Winning and Insulting

As the legendary Green Bay Packers coach, Vince Lombardi, said,

"Winning isn't everything. It's the only thing." In a world governed by personal responsibility and discipline, those who win deserve to win. Why does Donald Trump publicly insult other candidates and political leaders mercilessly? Quite simply, because he knows he can win an onstage TV insult game. In strict conservative eyes, that makes him a formidable winning candidate who deserves to be a winning candidate. Electoral competition is seen as a battle. Insults that stick are seen as victories -- deserved victories.

Consider Trump's statement that John McCain is not a war hero. The reasoning: McCain got shot down. Heroes are winners. They defeat big bad guys. They don't get shot down. People who get shot down, beaten up, and stuck in a cage are losers, not winners.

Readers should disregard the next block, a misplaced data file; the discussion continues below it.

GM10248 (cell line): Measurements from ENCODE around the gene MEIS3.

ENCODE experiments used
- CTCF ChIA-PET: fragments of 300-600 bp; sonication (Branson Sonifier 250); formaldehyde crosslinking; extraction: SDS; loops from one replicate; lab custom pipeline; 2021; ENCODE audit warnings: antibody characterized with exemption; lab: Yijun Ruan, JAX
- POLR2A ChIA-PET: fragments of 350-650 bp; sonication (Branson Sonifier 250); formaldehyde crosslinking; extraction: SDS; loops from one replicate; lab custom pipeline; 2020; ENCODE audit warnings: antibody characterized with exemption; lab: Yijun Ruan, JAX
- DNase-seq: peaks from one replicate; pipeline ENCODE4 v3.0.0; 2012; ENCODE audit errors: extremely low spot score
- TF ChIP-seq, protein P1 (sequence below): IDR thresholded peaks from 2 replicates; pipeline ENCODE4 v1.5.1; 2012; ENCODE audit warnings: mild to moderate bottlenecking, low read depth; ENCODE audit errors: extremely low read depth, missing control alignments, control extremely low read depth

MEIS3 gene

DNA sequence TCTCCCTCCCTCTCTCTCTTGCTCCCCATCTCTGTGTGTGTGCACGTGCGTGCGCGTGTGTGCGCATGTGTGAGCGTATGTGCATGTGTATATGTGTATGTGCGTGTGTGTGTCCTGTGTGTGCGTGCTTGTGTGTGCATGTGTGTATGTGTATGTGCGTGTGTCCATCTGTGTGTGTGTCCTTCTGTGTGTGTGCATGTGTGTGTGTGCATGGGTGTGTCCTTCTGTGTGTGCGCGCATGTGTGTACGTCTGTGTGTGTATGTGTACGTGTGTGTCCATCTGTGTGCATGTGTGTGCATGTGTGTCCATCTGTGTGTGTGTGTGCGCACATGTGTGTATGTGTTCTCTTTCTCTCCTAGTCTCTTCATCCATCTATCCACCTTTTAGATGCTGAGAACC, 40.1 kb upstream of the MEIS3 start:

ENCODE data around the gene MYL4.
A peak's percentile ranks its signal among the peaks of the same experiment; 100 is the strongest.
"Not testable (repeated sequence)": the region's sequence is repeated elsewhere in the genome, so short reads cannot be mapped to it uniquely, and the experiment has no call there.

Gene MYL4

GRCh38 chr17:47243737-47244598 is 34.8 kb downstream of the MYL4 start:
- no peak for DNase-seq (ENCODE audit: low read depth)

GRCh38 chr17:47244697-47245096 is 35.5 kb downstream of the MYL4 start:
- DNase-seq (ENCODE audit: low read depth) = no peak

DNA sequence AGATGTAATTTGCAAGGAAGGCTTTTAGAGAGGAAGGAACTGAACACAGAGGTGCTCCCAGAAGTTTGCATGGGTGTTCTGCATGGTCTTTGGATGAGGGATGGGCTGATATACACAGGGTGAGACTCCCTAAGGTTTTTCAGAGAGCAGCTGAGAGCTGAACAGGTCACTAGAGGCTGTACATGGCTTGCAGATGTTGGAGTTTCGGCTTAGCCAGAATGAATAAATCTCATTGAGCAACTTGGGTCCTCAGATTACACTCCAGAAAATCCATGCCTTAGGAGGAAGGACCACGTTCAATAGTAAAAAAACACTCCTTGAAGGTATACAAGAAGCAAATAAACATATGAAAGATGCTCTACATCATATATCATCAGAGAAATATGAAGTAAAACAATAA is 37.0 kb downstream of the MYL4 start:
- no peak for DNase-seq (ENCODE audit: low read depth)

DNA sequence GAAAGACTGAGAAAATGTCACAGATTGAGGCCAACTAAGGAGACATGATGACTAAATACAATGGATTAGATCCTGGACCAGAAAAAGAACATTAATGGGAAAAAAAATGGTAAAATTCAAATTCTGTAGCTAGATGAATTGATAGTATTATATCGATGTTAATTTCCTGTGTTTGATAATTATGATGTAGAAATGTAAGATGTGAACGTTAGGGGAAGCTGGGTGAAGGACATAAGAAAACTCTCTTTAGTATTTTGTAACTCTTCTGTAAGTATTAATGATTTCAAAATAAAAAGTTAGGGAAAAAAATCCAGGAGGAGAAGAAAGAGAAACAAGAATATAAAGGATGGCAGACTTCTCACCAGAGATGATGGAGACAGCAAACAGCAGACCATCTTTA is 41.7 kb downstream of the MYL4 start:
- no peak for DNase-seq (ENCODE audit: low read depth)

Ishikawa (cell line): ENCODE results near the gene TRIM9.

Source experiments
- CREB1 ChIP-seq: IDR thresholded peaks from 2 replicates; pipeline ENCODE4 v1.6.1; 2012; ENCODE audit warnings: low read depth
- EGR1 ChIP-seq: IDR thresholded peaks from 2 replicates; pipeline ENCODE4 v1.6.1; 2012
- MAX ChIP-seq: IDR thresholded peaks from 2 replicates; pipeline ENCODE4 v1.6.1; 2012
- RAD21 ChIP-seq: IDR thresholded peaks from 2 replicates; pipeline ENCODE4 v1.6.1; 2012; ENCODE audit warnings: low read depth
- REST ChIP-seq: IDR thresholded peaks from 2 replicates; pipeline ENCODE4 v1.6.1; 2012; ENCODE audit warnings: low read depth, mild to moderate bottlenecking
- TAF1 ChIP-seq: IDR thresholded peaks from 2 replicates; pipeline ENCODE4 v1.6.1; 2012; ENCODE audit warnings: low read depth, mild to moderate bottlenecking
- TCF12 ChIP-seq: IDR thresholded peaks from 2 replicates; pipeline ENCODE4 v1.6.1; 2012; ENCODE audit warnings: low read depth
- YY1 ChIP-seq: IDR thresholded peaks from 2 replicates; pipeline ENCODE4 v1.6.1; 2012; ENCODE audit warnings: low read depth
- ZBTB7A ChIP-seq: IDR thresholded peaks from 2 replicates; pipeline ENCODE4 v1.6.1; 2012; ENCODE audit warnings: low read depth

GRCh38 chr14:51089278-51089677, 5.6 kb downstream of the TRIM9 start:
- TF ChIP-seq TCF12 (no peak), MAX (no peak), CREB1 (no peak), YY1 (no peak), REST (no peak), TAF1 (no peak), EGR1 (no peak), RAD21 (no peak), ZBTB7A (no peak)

The Moral Hierarchy

The strict father logic extends further. The basic idea is that authority is justified by morality (the strict father version), and that, in a well-ordered world, there should be (and traditionally has been) a moral hierarchy in which those who have traditionally dominated should dominate. The hierarchy is: God above Man, Man above Nature, The Disciplined (Strong) above the Undisciplined (Weak), The Rich above the Poor, Employers above Employees, Adults above Children, Western culture above other cultures, Our Country above other countries. The hierarchy extends to: Men above women, Whites above non-Whites, Christians above non-Christians, Straights above Gays.

We see these tendencies in most of the Republican presidential candidates, as well as in Trump, and on the whole, conservative policies flow from the strict father worldview and this hierarchy

Family-based moral worldviews run deep. Since people want to see themselves as doing right not wrong, moral worldviews tend to be part of self-definition -- who you most deeply are. And thus your moral worldview defines for you what the world should be like. When it isn't that way, one can become frustrated and angry.